Numbers up to 10-Digits

Numbers up to 10-Digits

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Introduction to Numbers up to 10-Digits

There is a number so large that for you to count from 1 to that number, it would take years together.

If you constructed a cube with a volume equal to that number, the cube would have to be more than 80 feet tall.

The number we are talking about here is a Billion, and it is the smallest ten digit number, written as 1000000000

Just to give you a perspective about how large this number is, consider that your school is 3 miles from your house.

You must have read about the planets in school and must have heard of Pluto.

Well, the distance of the sun from Pluto is 3 billion miles.

You take half an hour to reach your school from your house.

So you would take a billion times more to reach the sun from Pluto.


The Big Idea: Numbers up to 10-Digits

A Simple Idea: The Importance of a Comma

As we said above, the smallest ten digit number is called a billion, and it is written as 1 followed by 9 zeros.

But just the different placement of the comma in two different number systems gives this number two different names.

The Indian System of numbers follows the 3:2:2 system of placing commas, so the smallest 10 digit number would be written as 1,00,00,00,000

Since the third comma after the 7th digit from right denotes the start of a crore, so this number would be called 100 crores (one Arab) in the Indian number system.

Let us now look at the 3:3 system of comma placement in the International number system. This number would be written as 1,000,000,000.

Since the third comma after the 9th digit from right denotes the start of a billion, so this number would be called 1 billion in the International number system.


How to Decompose 10-Digit numbers?

Any ten digit number has place values up to one Arab (100 crores) or one billion.

These are the names of the place values (starting from the right) in a ten-digit number:

  • Digit 1 – Units
  • Digit 2 – Tens
  • Digit 3 – Hundreds
  • Digit 4 – Thousands
  • Digit 5 – Ten Thousands
  • Digit 6 –  Lakhs
  • Digit 7 –  Ten Lakhs / Millions
  • Digit 8 –  Crores / Ten Millions
  • Digit 9 –  Ten Crores / Hundred Million
  • Digit 10 – One Arab (Hundred Crores) / Billion

So let us take a random ten digit number - 5338652930, and see how it gets decomposed.

Here, PV stands for Place Value:

Digit 1 PV = 0 x 1 = 0
Digit 2 PV = 3 x 10 = 30
Digit 3 PV = 9 x 100 = 900
Digit 4 PV = 2 x 1000 = 2000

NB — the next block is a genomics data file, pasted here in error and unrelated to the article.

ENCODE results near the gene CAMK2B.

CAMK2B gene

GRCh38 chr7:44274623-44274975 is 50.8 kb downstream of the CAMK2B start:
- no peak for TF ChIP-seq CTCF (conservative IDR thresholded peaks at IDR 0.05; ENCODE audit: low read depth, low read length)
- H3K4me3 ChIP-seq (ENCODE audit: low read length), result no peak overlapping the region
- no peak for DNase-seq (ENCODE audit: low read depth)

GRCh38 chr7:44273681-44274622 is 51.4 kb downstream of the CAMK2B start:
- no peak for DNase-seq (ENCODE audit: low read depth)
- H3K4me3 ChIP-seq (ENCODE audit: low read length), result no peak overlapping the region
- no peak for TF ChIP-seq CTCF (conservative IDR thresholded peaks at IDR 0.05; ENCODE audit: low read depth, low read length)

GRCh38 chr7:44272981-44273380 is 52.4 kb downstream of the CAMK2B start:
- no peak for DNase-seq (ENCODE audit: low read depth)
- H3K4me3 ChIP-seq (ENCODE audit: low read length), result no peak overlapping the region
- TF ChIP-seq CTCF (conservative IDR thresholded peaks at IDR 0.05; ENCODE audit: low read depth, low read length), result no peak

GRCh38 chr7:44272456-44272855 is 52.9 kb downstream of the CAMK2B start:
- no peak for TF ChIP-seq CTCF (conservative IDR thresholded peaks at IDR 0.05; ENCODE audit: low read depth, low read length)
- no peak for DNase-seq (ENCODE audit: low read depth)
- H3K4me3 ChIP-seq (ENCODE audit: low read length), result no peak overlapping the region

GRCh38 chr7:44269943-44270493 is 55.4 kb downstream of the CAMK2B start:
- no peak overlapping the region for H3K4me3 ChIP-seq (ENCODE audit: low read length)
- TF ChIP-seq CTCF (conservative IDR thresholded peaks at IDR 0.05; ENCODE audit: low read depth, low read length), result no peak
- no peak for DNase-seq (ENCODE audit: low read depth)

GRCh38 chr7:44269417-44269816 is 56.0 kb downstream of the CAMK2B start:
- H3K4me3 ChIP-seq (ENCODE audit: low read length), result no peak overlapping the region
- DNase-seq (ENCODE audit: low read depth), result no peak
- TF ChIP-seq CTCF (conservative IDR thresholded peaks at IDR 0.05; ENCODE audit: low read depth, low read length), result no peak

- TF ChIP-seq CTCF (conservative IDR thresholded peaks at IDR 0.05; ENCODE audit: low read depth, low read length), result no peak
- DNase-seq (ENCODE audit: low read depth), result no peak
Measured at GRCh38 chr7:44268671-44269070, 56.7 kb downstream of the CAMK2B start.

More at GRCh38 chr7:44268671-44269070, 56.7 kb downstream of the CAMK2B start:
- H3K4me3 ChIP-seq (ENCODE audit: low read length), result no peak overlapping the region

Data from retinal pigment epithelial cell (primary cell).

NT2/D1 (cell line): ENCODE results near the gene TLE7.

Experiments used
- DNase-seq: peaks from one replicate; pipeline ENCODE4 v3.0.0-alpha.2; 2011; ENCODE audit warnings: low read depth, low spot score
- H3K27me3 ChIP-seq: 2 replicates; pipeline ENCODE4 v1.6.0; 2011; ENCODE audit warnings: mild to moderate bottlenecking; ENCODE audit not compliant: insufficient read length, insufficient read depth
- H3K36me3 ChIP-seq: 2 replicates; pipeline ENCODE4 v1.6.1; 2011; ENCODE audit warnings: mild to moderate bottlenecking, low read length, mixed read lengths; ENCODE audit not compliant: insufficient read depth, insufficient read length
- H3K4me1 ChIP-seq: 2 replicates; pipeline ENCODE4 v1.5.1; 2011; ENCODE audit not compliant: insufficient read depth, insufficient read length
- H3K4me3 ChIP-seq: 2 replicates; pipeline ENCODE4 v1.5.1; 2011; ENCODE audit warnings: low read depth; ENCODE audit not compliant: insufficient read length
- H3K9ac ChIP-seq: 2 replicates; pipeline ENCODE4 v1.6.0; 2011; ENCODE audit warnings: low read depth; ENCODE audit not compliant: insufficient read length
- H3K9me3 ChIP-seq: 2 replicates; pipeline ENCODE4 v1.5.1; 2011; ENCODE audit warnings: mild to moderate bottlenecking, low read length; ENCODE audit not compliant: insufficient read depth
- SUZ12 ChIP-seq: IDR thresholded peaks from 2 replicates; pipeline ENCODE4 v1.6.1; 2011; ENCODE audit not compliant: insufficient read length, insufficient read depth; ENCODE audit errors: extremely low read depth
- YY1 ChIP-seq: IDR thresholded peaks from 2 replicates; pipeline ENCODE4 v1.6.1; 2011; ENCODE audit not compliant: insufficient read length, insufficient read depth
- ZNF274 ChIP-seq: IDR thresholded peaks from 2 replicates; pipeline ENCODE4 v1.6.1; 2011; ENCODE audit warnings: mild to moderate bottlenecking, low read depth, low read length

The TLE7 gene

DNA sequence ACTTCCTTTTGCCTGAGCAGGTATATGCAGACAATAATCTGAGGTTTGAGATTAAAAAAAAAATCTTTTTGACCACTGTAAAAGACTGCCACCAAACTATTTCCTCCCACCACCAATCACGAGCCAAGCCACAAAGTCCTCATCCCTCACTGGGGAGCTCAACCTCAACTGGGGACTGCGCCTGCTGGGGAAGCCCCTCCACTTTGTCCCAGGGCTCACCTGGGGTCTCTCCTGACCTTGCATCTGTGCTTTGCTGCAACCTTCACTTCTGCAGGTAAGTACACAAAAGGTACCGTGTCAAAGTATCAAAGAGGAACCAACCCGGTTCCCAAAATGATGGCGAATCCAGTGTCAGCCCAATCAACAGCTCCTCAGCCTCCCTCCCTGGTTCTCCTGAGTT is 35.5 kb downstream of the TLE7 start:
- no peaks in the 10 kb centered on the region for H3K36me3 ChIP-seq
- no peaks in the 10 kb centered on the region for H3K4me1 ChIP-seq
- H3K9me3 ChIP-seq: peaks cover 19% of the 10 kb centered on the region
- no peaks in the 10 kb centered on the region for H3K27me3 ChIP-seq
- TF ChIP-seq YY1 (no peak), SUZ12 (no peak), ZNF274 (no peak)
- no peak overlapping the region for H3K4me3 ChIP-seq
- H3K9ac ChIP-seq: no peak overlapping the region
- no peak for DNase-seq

Digit 5 PV = 5 x 10000 = 50000
Digit 6 PV = 6 x 100000 = 600000
Digit 7 PV = 8 x 1000000 = 8000000
Digit 8 PV = 3 x 10000000 = 30000000
Digit 9 PV = 3 x 100000000 = 300000000
Digit 10 PV = 5 x 1000000000 = 5000000000

How is it Important?

A 10-Digit Number We All Should Be Familiar With

The population of the world would soon be 8 billion.

To get an idea of how large that number is, digest the fact that even with so many companies making so many people so rich, at present there are only 140 people out of this 8 billion who are worth more than $7 billion.

If this number was not big enough, just remember that the population of the world was 5 billion in 1987, and in the next twelve years, it became 6 billion, and in another 12 years, it crossed 7 billion.

The following facts will give you an idea of how large a number 7 billion is:

  • If all the 7 billion people in the 2011 population had an average height of 5 feet (considering children as well), and were laid end-to-end, they would cover the distance to the moon 27 times and would go \({1 \over 14}\) of the way to the sun.
  • An ant weighs next to nothing, but if you were to weigh 7 billion ants together, they would together tip the scales at 23 tonnes!
  • If someone walked along the earth's equator and took 7 billion steps, the diameter would be covered 106 times!!

That is how big the smallest 10-digit number is.


Comparison of the Indian System and the International System

Indian Place value chart

International Place value chart

 
important notes to remember
Important Notes
  1. Observe the different ways of placing commas in the number 5000000000: International Place Value System: 5,000,000,000; Indian Place Value System: 5,00,00,00,000
  2. Observe the different names according to the Indian Number System and the International Number System:
    • One Lakh is equal to One Hundred Thousand
    • Ten Lakh is equal to One Million
    • One Crore is equal to Ten Million
    • Ten Crore is equal to Hundred Million
    • One Arab (Hundred crores) is equal to One Billion


Try the simulation shown below to see how the commas are placed in any number (Numbers up to 10-Digit) according to the Indian place value system and the International system.

Click on RESET, enter the number and click GO!

Help your child score higher with Cuemath’s proprietary FREE Diagnostic Test. Get access to detailed reports, customized learning plans, and a FREE counseling session. Attempt the test now.


Solved Examples on 10-Digit Numbers

Example 1

 

 

Write the following ten digit number in the expanded form (Indian place value system): 8,20,19,45,735

Solution:

8,20,19,45,735 can be expanded in three forms: